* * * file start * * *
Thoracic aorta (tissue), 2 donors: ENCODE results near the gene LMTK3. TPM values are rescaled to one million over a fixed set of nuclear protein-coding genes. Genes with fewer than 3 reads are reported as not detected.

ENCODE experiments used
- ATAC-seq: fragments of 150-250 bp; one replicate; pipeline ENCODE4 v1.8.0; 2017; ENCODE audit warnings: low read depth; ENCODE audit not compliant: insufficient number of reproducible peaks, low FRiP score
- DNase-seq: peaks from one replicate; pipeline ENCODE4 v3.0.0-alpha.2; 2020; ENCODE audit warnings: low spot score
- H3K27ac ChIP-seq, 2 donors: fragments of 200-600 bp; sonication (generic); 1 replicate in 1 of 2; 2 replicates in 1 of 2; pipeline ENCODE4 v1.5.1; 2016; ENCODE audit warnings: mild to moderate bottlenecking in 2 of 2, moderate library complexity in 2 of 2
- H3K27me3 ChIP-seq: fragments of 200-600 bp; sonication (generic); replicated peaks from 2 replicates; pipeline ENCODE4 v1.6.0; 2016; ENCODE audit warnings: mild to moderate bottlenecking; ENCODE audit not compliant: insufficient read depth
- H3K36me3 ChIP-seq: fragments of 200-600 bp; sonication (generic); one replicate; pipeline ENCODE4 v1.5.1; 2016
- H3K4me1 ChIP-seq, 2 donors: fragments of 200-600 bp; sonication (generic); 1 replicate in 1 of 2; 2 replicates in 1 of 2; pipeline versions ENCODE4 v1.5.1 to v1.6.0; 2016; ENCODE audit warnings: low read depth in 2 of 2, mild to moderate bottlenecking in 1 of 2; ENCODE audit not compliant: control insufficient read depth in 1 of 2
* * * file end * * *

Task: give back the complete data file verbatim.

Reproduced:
Thoracic aorta (tissue), 2 donors: ENCODE results near the gene LMTK3. TPM values are rescaled to one million over a fixed set of nuclear protein-coding genes. Genes with fewer than 3 reads are reported as not detected.

ENCODE experiments used
- ATAC-seq: fragments of 150-250 bp; one replicate; pipeline ENCODE4 v1.8.0; 2017; ENCODE audit warnings: low read depth; ENCODE audit not compliant: insufficient number of reproducible peaks, low FRiP score
- DNase-seq: peaks from one replicate; pipeline ENCODE4 v3.0.0-alpha.2; 2020; ENCODE audit warnings: low spot score
- H3K27ac ChIP-seq, 2 donors: fragments of 200-600 bp; sonication (generic); 1 replicate in 1 of 2; 2 replicates in 1 of 2; pipeline ENCODE4 v1.5.1; 2016; ENCODE audit warnings: mild to moderate bottlenecking in 2 of 2, moderate library complexity in 2 of 2
- H3K27me3 ChIP-seq: fragments of 200-600 bp; sonication (generic); replicated peaks from 2 replicates; pipeline ENCODE4 v1.6.0; 2016; ENCODE audit warnings: mild to moderate bottlenecking; ENCODE audit not compliant: insufficient read depth
- H3K36me3 ChIP-seq: fragments of 200-600 bp; sonication (generic); one replicate; pipeline ENCODE4 v1.5.1; 2016
- H3K4me1 ChIP-seq, 2 donors: fragments of 200-600 bp; sonication (generic); 1 replicate in 1 of 2; 2 replicates in 1 of 2; pipeline versions ENCODE4 v1.5.1 to v1.6.0; 2016; ENCODE audit warnings: low read depth in 2 of 2, mild to moderate bottlenecking in 1 of 2; ENCODE audit not compliant: control insufficient read depth in 1 of 2